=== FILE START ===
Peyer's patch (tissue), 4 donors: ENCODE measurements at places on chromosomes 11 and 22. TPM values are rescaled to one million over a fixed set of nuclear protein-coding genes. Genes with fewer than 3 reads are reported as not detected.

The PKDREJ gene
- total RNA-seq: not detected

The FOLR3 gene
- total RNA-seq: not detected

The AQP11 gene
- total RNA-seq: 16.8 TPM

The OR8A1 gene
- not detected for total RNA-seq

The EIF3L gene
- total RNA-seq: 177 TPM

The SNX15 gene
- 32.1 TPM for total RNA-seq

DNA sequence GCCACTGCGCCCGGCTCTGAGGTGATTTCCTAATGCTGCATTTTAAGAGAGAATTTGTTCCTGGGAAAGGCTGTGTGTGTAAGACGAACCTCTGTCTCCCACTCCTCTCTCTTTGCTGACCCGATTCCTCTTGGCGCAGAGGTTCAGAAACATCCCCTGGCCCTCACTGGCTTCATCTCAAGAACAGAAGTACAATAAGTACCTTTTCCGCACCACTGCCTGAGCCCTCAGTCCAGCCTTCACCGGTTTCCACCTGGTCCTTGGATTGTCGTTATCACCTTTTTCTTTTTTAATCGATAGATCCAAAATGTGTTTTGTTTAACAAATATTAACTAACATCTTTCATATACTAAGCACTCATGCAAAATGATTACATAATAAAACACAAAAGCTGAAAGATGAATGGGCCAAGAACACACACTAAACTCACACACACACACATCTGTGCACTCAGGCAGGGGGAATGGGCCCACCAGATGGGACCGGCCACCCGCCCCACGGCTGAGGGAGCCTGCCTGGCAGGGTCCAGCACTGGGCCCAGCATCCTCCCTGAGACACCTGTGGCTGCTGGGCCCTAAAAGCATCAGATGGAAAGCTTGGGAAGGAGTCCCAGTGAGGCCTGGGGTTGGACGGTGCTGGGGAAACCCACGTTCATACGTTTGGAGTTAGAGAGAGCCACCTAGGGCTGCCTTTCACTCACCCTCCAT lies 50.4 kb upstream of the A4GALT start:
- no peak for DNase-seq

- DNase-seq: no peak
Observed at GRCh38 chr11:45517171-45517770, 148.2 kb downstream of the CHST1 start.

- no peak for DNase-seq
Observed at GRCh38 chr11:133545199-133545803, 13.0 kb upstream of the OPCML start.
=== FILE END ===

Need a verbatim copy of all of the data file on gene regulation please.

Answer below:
Peyer's patch (tissue), 4 donors: ENCODE measurements at places on chromosomes 11 and 22. TPM values are rescaled to one million over a fixed set of nuclear protein-coding genes. Genes with fewer than 3 reads are reported as not detected.

The PKDREJ gene
- total RNA-seq: not detected

The FOLR3 gene
- total RNA-seq: not detected

The AQP11 gene
- total RNA-seq: 16.8 TPM

The OR8A1 gene
- not detected for total RNA-seq

The EIF3L gene
- total RNA-seq: 177 TPM

The SNX15 gene
- 32.1 TPM for total RNA-seq

DNA sequence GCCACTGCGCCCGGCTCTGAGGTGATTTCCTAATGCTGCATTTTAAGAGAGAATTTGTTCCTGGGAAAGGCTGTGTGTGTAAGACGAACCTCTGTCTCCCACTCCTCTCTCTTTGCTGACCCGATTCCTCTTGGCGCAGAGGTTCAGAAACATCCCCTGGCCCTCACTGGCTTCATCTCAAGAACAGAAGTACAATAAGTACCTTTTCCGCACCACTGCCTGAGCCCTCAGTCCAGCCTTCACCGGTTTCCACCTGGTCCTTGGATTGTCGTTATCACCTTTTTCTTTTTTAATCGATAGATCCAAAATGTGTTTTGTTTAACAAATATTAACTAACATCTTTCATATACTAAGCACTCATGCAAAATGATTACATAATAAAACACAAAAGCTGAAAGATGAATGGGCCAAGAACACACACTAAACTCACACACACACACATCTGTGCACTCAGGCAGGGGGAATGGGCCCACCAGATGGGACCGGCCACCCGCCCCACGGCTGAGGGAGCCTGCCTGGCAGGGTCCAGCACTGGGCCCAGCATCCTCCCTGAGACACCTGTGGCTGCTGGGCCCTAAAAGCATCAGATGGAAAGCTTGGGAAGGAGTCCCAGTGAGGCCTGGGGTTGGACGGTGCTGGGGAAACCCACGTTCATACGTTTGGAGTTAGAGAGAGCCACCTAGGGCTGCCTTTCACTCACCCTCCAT lies 50.4 kb upstream of the A4GALT start:
- no peak for DNase-seq

- DNase-seq: no peak
Observed at GRCh38 chr11:45517171-45517770, 148.2 kb downstream of the CHST1 start.

- no peak for DNase-seq
Observed at GRCh38 chr11:133545199-133545803, 13.0 kb upstream of the OPCML start.